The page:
How Superstitions Really Work

How Superstitions Really Work

How Superstitions Really Work

How superstitions maximize our confidence and thus our persistence.

According to a Gallup poll, almost 50 percent of Americans are superstitious, believing that certain rituals, like wearing unmatched socks, will influence the likelihood of an event, like pitching a no-hitter. Yet few people—or polls—attempt to determine exactly what force connects such rituals with such outcomes.

Until now, that is. In a 2010 paper entitled “Keep Your Fingers Crossed! How Superstition Improves Performance,” researchers Lysann Damisch, Barbara Stoberock, and Thomas Mussweiler argue that not only do superstitions give people a sense of control in chaotic situations, but also that superstitions create directly observable performance improvements. In one experiment, twenty-eight college students were asked to make ten attempts to putt a golf ball. A pretest showed that more than 80% of them believed in good luck, so while handing the ball over to the participants, the experimenter said, “Here is your ball. So far it has turned out to be a lucky ball” (which experimenters dubbed the superstition-activated condition) or “This is the ball everyone has used so far” (which experimenters dubbed the control condition). Results showed that subjects who’d been given a “lucky ball” performed better than subjects given a “normal” ball. In another experiment reported in the same paper, when subjects were allowed to perform a task in the presence of a lucky charm they’d brought with them from home, their performance was better than those whose lucky charms were removed while they were performing the task. The subjects who were allowed to keep their lucky charms with them also reported a higher sense of self-efficacy. Anxiety levels were identical between the two groups, however.

The researchers then performed another experiment. The same subjects with and without their lucky charms were asked to work anagram problems. Researchers again found those subjects who were allowed to keep their lucky charms with them performed better—and this time they identified the reason: the increased sense of self-efficacy experienced by the subjects who had their lucky charms with them led to them to persist in trying to solve the anagrams longer. In other words, when it comes to tasks whose outcome depends on our performance, believing that some other power is helping us actually does help us—not because such external powers exist, but because our belief in them enhances our confidence, which translates into real-world differences in persistence.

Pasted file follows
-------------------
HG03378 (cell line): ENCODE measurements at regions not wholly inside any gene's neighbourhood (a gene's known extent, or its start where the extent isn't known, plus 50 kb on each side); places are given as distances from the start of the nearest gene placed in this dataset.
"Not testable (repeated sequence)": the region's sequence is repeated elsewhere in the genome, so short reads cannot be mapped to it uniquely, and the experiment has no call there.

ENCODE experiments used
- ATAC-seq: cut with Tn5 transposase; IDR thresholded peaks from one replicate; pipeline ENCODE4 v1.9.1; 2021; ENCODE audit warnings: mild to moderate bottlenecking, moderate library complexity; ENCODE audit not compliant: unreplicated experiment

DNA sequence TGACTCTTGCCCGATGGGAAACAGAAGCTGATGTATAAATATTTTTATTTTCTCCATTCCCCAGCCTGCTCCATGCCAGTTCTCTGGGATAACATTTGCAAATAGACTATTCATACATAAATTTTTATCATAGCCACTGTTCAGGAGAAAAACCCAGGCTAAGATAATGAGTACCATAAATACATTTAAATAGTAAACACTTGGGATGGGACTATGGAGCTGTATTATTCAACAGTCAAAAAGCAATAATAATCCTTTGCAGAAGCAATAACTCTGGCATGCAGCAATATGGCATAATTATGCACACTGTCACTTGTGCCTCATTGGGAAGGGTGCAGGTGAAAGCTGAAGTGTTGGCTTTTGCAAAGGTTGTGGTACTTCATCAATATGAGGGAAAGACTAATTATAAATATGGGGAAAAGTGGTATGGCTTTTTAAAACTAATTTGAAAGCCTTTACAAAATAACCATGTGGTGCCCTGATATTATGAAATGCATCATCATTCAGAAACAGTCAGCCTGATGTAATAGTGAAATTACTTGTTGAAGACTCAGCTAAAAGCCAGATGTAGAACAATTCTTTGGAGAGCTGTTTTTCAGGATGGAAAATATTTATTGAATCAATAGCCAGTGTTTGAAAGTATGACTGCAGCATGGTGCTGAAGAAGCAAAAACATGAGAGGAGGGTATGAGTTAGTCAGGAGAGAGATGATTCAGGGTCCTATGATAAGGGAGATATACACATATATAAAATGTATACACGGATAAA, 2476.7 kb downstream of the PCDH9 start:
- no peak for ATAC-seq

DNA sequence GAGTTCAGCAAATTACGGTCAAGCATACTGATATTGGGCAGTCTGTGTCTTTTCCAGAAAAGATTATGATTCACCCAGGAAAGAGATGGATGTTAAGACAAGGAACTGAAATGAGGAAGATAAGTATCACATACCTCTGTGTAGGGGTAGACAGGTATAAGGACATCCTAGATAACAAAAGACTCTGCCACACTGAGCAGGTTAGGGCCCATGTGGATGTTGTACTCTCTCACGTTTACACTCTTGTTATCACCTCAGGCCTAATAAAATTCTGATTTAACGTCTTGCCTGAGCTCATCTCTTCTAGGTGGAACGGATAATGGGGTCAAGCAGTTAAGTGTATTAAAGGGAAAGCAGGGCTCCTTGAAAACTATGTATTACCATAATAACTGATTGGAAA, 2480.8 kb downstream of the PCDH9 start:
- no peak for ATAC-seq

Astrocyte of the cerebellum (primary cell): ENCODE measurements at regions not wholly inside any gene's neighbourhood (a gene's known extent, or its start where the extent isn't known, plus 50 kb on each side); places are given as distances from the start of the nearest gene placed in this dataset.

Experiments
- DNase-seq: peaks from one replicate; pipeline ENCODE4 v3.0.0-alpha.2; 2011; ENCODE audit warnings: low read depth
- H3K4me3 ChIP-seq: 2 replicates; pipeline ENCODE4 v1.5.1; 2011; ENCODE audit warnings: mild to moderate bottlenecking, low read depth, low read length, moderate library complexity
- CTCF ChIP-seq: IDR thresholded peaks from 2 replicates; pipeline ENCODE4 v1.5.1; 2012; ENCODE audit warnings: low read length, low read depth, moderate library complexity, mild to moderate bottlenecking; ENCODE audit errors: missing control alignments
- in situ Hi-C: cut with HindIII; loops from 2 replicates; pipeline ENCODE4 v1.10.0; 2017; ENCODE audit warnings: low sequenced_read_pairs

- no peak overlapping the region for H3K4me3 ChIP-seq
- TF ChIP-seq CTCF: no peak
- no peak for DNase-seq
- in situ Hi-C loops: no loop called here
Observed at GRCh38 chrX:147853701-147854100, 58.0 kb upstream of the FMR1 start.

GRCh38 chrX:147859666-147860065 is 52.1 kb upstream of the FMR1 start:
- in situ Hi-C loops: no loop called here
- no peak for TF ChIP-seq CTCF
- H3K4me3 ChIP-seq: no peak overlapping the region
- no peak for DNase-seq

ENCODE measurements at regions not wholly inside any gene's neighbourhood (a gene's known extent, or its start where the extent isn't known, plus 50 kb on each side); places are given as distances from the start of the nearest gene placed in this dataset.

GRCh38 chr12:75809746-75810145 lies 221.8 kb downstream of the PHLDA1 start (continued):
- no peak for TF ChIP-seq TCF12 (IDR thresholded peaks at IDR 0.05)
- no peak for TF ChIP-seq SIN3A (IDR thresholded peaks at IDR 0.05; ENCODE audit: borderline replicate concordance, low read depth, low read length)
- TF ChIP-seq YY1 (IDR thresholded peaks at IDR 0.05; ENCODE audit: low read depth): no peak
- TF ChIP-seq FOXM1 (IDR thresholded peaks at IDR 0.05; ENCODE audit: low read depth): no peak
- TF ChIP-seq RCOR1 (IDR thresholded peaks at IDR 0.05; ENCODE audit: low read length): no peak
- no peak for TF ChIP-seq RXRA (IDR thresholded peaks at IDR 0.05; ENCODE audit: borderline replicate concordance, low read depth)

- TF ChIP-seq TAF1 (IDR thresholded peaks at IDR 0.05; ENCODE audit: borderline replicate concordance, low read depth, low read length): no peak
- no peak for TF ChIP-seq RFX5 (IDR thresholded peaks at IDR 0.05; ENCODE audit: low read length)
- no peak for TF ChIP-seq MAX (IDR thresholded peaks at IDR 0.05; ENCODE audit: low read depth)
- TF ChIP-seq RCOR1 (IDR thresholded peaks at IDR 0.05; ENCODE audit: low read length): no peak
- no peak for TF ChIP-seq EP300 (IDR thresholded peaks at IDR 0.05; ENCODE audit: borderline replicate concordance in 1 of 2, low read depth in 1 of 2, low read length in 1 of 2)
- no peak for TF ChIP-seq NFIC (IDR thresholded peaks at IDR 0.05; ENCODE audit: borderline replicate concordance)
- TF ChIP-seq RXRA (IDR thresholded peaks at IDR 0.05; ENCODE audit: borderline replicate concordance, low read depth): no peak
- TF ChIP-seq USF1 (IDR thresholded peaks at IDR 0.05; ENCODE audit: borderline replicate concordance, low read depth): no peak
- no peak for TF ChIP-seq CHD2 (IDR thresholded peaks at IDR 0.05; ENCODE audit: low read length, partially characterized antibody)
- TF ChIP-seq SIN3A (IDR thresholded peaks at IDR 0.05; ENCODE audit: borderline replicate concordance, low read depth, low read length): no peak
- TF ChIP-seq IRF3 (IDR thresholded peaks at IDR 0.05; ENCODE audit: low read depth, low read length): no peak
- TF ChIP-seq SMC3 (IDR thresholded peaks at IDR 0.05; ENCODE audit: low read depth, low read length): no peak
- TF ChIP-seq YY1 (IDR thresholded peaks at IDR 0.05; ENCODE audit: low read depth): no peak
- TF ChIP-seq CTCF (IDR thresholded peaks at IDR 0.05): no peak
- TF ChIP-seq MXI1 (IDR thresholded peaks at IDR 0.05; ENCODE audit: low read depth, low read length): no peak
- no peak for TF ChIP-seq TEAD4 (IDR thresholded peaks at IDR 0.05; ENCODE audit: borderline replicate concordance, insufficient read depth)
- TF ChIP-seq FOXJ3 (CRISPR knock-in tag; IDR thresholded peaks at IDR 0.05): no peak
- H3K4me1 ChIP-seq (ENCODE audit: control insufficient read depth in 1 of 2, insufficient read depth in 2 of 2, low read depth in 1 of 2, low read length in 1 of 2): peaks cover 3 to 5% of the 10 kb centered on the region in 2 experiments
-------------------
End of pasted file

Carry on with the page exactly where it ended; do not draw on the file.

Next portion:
This effect may be more important and more widespread than many of us may realize. One area in which it may have particular relevance, for example, is alcoholism. Alcoholics Anonymous may increase the likelihood of long-term abstinence, but if so no one has yet to show how or why. Members are taught that they’re powerless against alcohol themselves and so must rely on a higher power to find the strength to resist the urge to drink—and many if not most members credit their higher power as the reason for their abstinence.

But is it? A minority of AA members don’t actually believe in God and are often told to turn over their addiction to whatever higher power they can believe in. Anecdotally at least, these people are just as often successful as people who believe the higher power helping them to not drink is God. One wonders, then, if the results from the studies I mentioned above come into play here. Might  AA be successful, at least partly, not because a higher power is helping its members to remain abstinent but because the belief that a higher power is helping them to remain abstinent helps them to remain abstinent?

Which raises the intriguing possibility that any belief, whether true or not, which increases our confidence might have the same power to get us what we want when the outcome depends on our own performance. Prayer in any religion, then, might be effective not because it actually invokes a supreme being or even a mystic law, but because it invokes our belief in those things, invokes a sense that we have an “ace in the hole,” which then provides us the confidence to perform better, to keep trying, and to remain optimistic.

A belief in a force external to ourselves that can be invoked to help us may not be merely comforting, then. It may be a powerful psychological lever we can pull to access forces within ourselves that actually affect our ability to achieve what we want—even if our belief is incorrect.

Which raises a troubling question: what if our belief is incorrect? Should we care? Should we pursue the truth even if it may mean forfeiting not just a comforting notion but a notion that may help us succeed in life? What do readers think?

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